Ideal Itinerary: Bonn

Passing the day in Beethoven’s hometown — romantic Bonn, Germany By: Janice Mucalov
Drachenfels railway car at Drachenberg Castle stop // © 2011 Janice Mucalov
Drachenfels railway car at Drachenberg Castle stop // © 2011 Janice Mucalov

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Founded by the Romans 2,000 years ago on the banks of the Rhine River, Bonn, Germany, enjoyed a prosperous golden period in the 17th and 18th centuries, when it became the capital city of the archbishops and electors of nearby Cologne. The city’s most famous son, Beethoven, was born in Bonn and made the city his home for the first 22 years of his life. Today, the charming city of 340,000 people has much to offer clients in the way of historical sights and attractions. What follows are suggestions on how to pass the day in this romantic city along the Rhine.

1. Poppelsdorf Palace
Visitors can start by strolling by the ochre-colored Poppelsdorf Palace, the magnificent former residence of the prince-elector Joseph Clemens of Bavaria. The baroque palace was given to Bonn University in the 19th century and is now home to the arts and theological faculties. In front of the building is the Hofgarten, a large beautiful park, where students like to meet and socialize.

2. Old Town
Next, guests should take a walking tour of the Old Town (easy for clients to do on their own). The baroque Old Town Hall, and its steps with gilded railings, dominates the Market Square, which has a fruit and vegetable market. At the Minster Square, there is a bronze statue of Beethoven, erected in 1845 for the first annual Beethoven Festival. Cobbled pedestrian-only streets, lined with shops, weave in and around the two squares.

3. Beethoven House
Also in the Old Town center, music lovers will find the small house where Ludwig van Beethoven was born in 1770. It’s now a museum with the largest collection of Beethoven memorabilia. Visitors walk the creaky plank floors, stoop to enter tiny rooms and see more than 150 artifacts, including two original pianos the great composer played in Vienna as well as a lock of his silver hair.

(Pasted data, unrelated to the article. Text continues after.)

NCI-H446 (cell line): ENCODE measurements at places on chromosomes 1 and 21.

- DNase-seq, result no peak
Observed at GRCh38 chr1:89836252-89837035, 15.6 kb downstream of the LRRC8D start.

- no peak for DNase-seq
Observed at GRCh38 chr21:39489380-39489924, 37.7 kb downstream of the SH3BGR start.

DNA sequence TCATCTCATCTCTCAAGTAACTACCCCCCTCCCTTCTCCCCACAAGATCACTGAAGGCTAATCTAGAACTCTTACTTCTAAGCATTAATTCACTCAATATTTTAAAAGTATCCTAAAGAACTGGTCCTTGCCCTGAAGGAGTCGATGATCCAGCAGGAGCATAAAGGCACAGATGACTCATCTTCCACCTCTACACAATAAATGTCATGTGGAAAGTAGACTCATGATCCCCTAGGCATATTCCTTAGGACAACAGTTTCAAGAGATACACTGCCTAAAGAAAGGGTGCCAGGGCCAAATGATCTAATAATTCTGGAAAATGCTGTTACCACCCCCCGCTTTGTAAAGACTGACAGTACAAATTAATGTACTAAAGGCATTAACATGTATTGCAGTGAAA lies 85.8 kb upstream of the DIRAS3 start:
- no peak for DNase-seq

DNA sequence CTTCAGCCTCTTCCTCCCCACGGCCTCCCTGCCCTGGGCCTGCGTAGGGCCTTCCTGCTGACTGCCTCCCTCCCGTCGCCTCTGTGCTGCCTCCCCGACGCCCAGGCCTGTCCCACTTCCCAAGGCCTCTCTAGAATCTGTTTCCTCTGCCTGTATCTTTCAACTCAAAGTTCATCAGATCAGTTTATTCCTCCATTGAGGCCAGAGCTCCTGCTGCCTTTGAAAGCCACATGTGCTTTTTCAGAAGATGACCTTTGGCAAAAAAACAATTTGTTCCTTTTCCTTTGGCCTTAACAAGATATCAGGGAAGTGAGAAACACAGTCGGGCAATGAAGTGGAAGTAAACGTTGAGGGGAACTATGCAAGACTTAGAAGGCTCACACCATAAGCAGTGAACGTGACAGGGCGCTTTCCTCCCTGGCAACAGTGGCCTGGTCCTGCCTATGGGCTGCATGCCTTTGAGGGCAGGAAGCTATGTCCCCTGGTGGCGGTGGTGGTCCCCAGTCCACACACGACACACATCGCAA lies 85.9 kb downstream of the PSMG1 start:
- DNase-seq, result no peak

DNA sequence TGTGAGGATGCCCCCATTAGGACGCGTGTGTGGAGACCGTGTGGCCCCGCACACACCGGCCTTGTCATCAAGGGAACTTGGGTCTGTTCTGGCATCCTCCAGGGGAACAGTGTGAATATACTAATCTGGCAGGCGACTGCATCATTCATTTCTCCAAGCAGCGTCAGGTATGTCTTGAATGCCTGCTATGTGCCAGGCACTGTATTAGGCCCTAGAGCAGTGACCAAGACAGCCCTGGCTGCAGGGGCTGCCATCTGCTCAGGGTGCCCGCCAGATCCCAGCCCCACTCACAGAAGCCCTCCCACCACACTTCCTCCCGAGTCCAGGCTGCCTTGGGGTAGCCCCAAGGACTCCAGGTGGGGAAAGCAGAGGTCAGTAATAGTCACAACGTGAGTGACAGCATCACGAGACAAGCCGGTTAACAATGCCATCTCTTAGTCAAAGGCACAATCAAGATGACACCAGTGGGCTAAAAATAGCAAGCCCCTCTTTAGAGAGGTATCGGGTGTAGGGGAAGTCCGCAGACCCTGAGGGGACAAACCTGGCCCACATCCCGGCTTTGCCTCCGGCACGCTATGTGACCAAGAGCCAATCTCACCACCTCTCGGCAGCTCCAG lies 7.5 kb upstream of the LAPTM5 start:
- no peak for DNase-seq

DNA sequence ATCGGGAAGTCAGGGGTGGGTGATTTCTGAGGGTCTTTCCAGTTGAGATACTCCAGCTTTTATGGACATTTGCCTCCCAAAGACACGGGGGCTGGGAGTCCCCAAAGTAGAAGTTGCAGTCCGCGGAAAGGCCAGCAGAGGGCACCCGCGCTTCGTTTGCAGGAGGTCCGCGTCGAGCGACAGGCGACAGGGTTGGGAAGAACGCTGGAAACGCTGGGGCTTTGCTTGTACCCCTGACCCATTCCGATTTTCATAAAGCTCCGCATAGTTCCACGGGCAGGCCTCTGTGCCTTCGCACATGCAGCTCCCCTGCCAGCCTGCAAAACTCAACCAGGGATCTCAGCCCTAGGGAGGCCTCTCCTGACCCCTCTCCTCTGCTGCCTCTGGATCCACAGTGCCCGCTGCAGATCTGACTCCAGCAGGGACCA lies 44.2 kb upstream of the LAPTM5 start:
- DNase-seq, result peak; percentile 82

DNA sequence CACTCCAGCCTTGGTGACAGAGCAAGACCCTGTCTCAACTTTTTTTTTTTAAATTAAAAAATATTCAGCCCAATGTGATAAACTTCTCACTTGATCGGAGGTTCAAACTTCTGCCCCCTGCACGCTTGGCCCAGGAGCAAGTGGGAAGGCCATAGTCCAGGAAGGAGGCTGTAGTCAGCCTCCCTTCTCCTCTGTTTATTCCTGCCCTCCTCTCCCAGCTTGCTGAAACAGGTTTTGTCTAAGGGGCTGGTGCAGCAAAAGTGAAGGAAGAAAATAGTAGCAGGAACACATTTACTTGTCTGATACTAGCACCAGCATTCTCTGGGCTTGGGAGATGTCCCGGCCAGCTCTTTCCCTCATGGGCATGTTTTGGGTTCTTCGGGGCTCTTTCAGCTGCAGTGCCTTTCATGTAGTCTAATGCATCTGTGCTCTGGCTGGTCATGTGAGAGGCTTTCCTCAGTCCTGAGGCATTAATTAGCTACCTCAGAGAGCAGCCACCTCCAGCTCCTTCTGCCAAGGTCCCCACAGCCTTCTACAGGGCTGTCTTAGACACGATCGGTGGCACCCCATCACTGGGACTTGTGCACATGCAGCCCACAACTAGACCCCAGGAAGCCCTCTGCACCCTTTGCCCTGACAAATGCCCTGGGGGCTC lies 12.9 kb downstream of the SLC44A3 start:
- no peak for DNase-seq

4. River Cruising to Konigswinter
Clients can take a one-hour lunch cruise on the Rhine, past mansions graced with weeping willows, to Konigswinter. In the 19th century, the pretty summer resort town was popular with wealthy English visitors (including Lord Byron), who liked to vacation here in the wine-growing countryside.

5. Drachenfels Railway
In Konigswinter, advise clients to board an open-sided wooden railcar for a three-minute ride on the historic Drachenfels cog railway. Built in 1883, the railway climbs up to the top of Drachenfels Mountain. Clients can also walk up — hardy hikers with sticks and poles can be seen huffing and puffing their way up the mountain.

6. Schloss Drachenburg
Visitors get off the railway car at Drachenburg Castle, perched at the top of the mountain. Built for a banker in 1871, the gold-stone Gothic castle looks like it popped right out of a fairy tale. Heavily damaged in WWII, the castle has recently been restored to show the rooms in their original state. Guests can wander through a huge reception room with a carved oak ceiling, see the dining room table set with gilt-edged china and imagine sleeping in the opulent master bedroom with blue silk drapes and gold tassels framing the view window.

7. Calling it a Night
The new 253-room Kameha Grand Bonn, on the Rhine just outside Bonn, is a futuristic, five-star, design hotel with a rooftop pool. A member of the Leading Hotels of the World, Kameha Grand Bonn is one of the largest geothermal buildings in Europe (storing summer heat for winter and cold winter air for cooling in summer). Trendy bathrooms and bright red wallpaper with black accents guarantee a unique (but comfortable) stay. www.kamehagrand.com

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